Automating construction makes plain sense on the face of it. It’s one of the world’s biggest industries. It’s also among the most expensive and, often, dangerous. Certainly it checks off the three Ds (dull, dirty, dangerous) of automation quite plainly.
We encountered Kewazo several years back when the Munich-based startup participated in a TC Sessions: Robotics pitch-off. Sometimes startups take a lot of explaining off the bat. This isn’t one. At the center of the offering is the firm’s first product, Liftbot. The system is effectively an automated hoist system that ascends and descends scaffolding systems.
It takes two workers around 20 minutes to install (per the company), is fully battery powered and wireless and is able to arrive at its destination without manual interference. Like a number of construction robotics firms, Kewazo got a nice boost during the pandemic, as construction reopened, but many companies suddenly had trouble filling roles.
“Despite already existing labor shortages, it became impossible for foreign workers to commute back to their home countries and come back,” co-founder and CEO Artem Kuchukov tells TechCrunch. “Many sites in Europe, the Middle East, and Singapore massively suffered from that, as a large percentage of their workforce simply wasn’t there anymore. That was a huge catalyst for construction automation, as companies began to look for ways to sustain their businesses without relying on an uncertain labor supply.”
Today Kewazo is announcing a $10 million Series A. The round, which brings its full fundraising up to around $20 million, was led by Fifth Wall, with participation from Cybernetix Ventures, Unorthodox Ventures and Nemetschek. It follows a $5 million “Pre-Series A” back in September 2021.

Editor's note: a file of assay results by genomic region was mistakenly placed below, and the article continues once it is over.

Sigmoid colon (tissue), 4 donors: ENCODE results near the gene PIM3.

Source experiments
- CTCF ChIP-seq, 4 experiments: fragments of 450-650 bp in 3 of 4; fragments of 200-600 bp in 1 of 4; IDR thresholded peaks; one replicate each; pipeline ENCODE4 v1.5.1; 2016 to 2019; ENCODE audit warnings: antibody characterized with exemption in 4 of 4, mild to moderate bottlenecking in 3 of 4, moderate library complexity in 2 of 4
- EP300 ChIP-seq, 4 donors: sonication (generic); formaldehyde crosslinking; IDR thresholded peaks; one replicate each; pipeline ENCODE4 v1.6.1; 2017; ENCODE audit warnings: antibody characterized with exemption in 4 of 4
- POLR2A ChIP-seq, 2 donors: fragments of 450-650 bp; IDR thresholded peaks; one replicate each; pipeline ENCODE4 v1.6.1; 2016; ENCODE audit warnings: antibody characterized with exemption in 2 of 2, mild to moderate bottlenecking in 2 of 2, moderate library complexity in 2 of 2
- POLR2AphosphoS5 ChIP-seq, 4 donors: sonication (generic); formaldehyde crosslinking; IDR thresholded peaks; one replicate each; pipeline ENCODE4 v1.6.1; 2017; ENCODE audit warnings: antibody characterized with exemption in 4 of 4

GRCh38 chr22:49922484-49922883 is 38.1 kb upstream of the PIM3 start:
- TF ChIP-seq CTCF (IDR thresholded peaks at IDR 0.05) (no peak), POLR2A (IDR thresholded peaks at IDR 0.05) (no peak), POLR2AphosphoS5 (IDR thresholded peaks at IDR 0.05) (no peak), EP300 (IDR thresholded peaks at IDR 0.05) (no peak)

“I think it is very useful that companies like Kewazo are disrupting our business,” Bart Gyssels, CIO of Altrad Services Benelux, says in a release tied to the news. ”We will have problems in finding and keeping good personnel — this will be our main focus in the coming years and decades. These innovations are very helpful in attracting and motivating our coworkers and help us to provide our customers with cost-effective and safe services.”
Kuchukov tells TechCrunch that, in spite of general bullishness around construction automation, raising in 2022 was no walk in the park.
“Series A in 2022 was tougher though. We started fundraising at the beginning of April, right when things started to slow down,” he says. “We had a founder’s camp organized by True Ventures in Napa Valley in March and nobody was even talking about the recession yet. But a few weeks later it started. Some of my fellow founders suggested waiting until fall with the raise, but we decided to not rely on the unstable economic situation in the world.”
Among the plans for the money is an increase in headcount. Kewazo currently employs 26 full-time and 11 part-time employees and plans to hire another 15 this year, largely in business and product development.
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